Historically, Undefined Behavior was a license for a C compiler to expose the behavior of the underlying platform; in cases where the underlying platform's behavior fit the programmer's needs, this allowed the programmer's requirements to be expressed in machine code more efficiently than if everything had to be done in ways defined by the Standard. Lately, however, it has been interpreted as license for compilers to implement behaviors which not only bear no relation to anything in the underlying platform nor to any plausible programmer expectations, but aren't even bound by laws of time and causality.

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Undefined behavior is not allowed, it's just not caught by the compiler.

The tradeoff here is between the speed and the safety. Many kinds of undefined behavior could be prevented at the expense of a few additional CPU cycles.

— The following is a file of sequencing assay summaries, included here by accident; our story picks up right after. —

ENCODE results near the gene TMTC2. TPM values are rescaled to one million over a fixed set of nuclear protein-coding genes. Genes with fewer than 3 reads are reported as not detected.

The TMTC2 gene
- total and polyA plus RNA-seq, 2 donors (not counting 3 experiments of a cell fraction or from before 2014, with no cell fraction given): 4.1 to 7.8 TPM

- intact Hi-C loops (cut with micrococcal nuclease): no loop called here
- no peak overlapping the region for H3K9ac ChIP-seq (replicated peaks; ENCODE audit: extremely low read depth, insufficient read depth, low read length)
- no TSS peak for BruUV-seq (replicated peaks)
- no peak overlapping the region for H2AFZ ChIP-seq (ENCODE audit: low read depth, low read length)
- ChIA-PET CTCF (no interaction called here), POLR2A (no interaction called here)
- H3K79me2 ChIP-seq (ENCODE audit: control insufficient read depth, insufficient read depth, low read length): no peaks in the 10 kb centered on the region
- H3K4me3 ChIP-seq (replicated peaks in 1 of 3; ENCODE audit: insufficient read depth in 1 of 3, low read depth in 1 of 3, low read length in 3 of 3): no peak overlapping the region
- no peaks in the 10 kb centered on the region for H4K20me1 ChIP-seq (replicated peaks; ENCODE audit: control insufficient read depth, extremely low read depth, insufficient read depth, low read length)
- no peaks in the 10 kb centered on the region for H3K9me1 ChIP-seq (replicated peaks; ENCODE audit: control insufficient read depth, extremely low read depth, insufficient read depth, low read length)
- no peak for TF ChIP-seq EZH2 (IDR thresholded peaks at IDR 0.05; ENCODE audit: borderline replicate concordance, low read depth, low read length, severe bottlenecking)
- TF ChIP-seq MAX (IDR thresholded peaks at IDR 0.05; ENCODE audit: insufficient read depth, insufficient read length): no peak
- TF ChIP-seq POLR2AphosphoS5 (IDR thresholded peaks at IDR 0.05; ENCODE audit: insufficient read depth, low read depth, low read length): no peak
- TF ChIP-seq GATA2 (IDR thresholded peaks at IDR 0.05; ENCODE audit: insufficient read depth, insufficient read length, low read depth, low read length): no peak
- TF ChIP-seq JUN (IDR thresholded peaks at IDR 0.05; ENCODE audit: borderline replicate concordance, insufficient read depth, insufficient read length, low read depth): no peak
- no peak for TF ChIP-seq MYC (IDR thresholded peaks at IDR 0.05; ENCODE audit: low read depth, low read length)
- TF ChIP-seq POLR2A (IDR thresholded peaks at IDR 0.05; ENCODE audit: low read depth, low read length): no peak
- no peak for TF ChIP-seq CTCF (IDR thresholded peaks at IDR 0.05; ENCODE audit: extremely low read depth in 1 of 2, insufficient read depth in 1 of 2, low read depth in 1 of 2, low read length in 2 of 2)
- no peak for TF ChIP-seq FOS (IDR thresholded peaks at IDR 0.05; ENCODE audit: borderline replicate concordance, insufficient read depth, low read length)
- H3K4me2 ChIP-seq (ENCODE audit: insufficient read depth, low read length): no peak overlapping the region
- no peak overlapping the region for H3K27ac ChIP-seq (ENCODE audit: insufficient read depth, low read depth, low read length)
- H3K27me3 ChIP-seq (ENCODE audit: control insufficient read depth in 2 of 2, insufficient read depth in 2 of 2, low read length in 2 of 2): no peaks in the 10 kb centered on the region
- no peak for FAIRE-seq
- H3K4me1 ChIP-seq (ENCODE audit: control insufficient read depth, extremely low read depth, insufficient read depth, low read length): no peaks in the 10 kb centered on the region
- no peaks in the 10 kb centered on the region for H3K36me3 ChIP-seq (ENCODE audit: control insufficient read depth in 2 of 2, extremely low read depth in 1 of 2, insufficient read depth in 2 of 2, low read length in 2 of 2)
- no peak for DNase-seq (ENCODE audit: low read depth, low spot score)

For example, you could prevent UB that happens when you read from memory that has been allocated but not initialized by having the compiled code write zeros into it. This, however, costs you a whole additional write into a memory, which is entirely unnecessary.

Similarly, one could prevent reading/writing past the end of an array by checking its bounds inside [] operator. However, this would cost you a few additional CPU cycles on each array access.

C++ designers decided that it is better to have speed and allow potential UB than to force everyone pay for what they do not need. This approach, however, is incompatible with Java's "write once, run anywhere" requirement, so designers of Java language insisted on fully defined behavior in nearly all situations.